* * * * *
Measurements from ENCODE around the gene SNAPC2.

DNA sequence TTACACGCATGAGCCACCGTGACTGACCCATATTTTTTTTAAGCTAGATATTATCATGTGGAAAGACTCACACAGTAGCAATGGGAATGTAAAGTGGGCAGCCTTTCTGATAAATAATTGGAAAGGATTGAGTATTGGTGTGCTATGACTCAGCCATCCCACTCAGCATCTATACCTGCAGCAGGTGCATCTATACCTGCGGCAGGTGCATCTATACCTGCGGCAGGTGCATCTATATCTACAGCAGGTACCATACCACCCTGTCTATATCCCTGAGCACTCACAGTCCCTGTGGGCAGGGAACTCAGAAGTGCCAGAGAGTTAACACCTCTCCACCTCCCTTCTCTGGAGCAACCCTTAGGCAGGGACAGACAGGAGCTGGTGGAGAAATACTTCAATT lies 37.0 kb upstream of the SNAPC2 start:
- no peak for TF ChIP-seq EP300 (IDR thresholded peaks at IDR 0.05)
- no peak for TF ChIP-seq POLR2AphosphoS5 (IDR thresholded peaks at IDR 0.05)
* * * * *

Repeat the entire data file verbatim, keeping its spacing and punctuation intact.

Measurements from ENCODE around the gene SNAPC2.

DNA sequence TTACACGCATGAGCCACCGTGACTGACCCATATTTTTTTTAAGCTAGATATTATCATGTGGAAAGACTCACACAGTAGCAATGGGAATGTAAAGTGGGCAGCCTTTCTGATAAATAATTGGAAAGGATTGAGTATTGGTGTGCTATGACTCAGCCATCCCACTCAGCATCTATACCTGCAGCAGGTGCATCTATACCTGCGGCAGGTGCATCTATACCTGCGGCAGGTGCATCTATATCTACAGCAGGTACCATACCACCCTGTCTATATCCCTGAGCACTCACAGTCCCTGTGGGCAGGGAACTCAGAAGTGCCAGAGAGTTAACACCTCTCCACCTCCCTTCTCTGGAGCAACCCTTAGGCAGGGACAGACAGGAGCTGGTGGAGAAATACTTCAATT lies 37.0 kb upstream of the SNAPC2 start:
- no peak for TF ChIP-seq EP300 (IDR thresholded peaks at IDR 0.05)
- no peak for TF ChIP-seq POLR2AphosphoS5 (IDR thresholded peaks at IDR 0.05)